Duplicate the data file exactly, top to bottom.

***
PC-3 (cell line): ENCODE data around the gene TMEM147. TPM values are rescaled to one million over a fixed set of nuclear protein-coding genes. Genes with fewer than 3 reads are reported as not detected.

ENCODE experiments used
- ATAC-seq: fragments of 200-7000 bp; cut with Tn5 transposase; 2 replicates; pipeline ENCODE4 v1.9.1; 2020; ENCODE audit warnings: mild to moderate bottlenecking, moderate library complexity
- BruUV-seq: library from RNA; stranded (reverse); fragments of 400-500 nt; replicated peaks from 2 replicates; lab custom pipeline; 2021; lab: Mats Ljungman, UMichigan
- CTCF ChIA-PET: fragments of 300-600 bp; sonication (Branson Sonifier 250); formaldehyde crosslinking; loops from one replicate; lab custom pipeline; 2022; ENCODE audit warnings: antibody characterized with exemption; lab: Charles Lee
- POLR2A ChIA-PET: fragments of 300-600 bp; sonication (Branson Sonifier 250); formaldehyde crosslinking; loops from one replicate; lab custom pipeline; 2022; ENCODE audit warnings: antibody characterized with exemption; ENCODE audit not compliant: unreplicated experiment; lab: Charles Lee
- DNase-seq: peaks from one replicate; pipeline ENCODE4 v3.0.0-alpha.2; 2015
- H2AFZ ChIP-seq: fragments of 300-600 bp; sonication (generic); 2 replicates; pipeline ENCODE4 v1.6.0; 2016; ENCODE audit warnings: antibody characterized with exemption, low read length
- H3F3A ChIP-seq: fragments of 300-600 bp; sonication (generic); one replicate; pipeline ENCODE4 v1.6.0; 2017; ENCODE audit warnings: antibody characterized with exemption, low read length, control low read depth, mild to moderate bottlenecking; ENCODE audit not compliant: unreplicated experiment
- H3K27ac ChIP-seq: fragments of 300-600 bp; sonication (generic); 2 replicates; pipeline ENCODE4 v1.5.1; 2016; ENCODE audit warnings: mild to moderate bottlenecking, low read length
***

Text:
PC-3 (cell line): ENCODE data around the gene TMEM147. TPM values are rescaled to one million over a fixed set of nuclear protein-coding genes. Genes with fewer than 3 reads are reported as not detected.

ENCODE experiments used
- ATAC-seq: fragments of 200-7000 bp; cut with Tn5 transposase; 2 replicates; pipeline ENCODE4 v1.9.1; 2020; ENCODE audit warnings: mild to moderate bottlenecking, moderate library complexity
- BruUV-seq: library from RNA; stranded (reverse); fragments of 400-500 nt; replicated peaks from 2 replicates; lab custom pipeline; 2021; lab: Mats Ljungman, UMichigan
- CTCF ChIA-PET: fragments of 300-600 bp; sonication (Branson Sonifier 250); formaldehyde crosslinking; loops from one replicate; lab custom pipeline; 2022; ENCODE audit warnings: antibody characterized with exemption; lab: Charles Lee
- POLR2A ChIA-PET: fragments of 300-600 bp; sonication (Branson Sonifier 250); formaldehyde crosslinking; loops from one replicate; lab custom pipeline; 2022; ENCODE audit warnings: antibody characterized with exemption; ENCODE audit not compliant: unreplicated experiment; lab: Charles Lee
- DNase-seq: peaks from one replicate; pipeline ENCODE4 v3.0.0-alpha.2; 2015
- H2AFZ ChIP-seq: fragments of 300-600 bp; sonication (generic); 2 replicates; pipeline ENCODE4 v1.6.0; 2016; ENCODE audit warnings: antibody characterized with exemption, low read length
- H3F3A ChIP-seq: fragments of 300-600 bp; sonication (generic); one replicate; pipeline ENCODE4 v1.6.0; 2017; ENCODE audit warnings: antibody characterized with exemption, low read length, control low read depth, mild to moderate bottlenecking; ENCODE audit not compliant: unreplicated experiment
- H3K27ac ChIP-seq: fragments of 300-600 bp; sonication (generic); 2 replicates; pipeline ENCODE4 v1.5.1; 2016; ENCODE audit warnings: mild to moderate bottlenecking, low read length